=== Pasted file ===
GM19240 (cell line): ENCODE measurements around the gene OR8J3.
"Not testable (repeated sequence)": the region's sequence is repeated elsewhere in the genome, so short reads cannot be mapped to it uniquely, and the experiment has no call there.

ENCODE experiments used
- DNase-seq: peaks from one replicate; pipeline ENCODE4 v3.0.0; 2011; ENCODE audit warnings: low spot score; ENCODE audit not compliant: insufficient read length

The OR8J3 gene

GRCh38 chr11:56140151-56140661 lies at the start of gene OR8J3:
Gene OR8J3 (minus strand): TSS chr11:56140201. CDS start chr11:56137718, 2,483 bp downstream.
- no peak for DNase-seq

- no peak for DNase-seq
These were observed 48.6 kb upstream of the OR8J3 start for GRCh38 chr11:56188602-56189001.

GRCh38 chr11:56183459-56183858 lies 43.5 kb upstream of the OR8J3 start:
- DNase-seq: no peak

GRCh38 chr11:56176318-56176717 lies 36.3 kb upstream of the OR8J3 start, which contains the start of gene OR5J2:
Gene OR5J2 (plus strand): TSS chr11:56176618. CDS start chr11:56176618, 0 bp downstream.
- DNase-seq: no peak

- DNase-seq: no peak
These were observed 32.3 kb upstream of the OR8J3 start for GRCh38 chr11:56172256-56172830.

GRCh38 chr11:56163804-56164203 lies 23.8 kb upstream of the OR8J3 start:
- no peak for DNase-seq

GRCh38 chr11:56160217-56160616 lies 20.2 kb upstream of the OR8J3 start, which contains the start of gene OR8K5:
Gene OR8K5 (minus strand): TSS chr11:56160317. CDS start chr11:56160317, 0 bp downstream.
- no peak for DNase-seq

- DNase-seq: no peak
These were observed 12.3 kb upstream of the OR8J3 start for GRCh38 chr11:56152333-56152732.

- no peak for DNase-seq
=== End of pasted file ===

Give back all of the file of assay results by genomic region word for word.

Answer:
GM19240 (cell line): ENCODE measurements around the gene OR8J3.
"Not testable (repeated sequence)": the region's sequence is repeated elsewhere in the genome, so short reads cannot be mapped to it uniquely, and the experiment has no call there.

ENCODE experiments used
- DNase-seq: peaks from one replicate; pipeline ENCODE4 v3.0.0; 2011; ENCODE audit warnings: low spot score; ENCODE audit not compliant: insufficient read length

The OR8J3 gene

GRCh38 chr11:56140151-56140661 lies at the start of gene OR8J3:
Gene OR8J3 (minus strand): TSS chr11:56140201. CDS start chr11:56137718, 2,483 bp downstream.
- no peak for DNase-seq

- no peak for DNase-seq
These were observed 48.6 kb upstream of the OR8J3 start for GRCh38 chr11:56188602-56189001.

GRCh38 chr11:56183459-56183858 lies 43.5 kb upstream of the OR8J3 start:
- DNase-seq: no peak

GRCh38 chr11:56176318-56176717 lies 36.3 kb upstream of the OR8J3 start, which contains the start of gene OR5J2:
Gene OR5J2 (plus strand): TSS chr11:56176618. CDS start chr11:56176618, 0 bp downstream.
- DNase-seq: no peak

- DNase-seq: no peak
These were observed 32.3 kb upstream of the OR8J3 start for GRCh38 chr11:56172256-56172830.

GRCh38 chr11:56163804-56164203 lies 23.8 kb upstream of the OR8J3 start:
- no peak for DNase-seq

GRCh38 chr11:56160217-56160616 lies 20.2 kb upstream of the OR8J3 start, which contains the start of gene OR8K5:
Gene OR8K5 (minus strand): TSS chr11:56160317. CDS start chr11:56160317, 0 bp downstream.
- no peak for DNase-seq

- DNase-seq: no peak
These were observed 12.3 kb upstream of the OR8J3 start for GRCh38 chr11:56152333-56152732.

- no peak for DNase-seq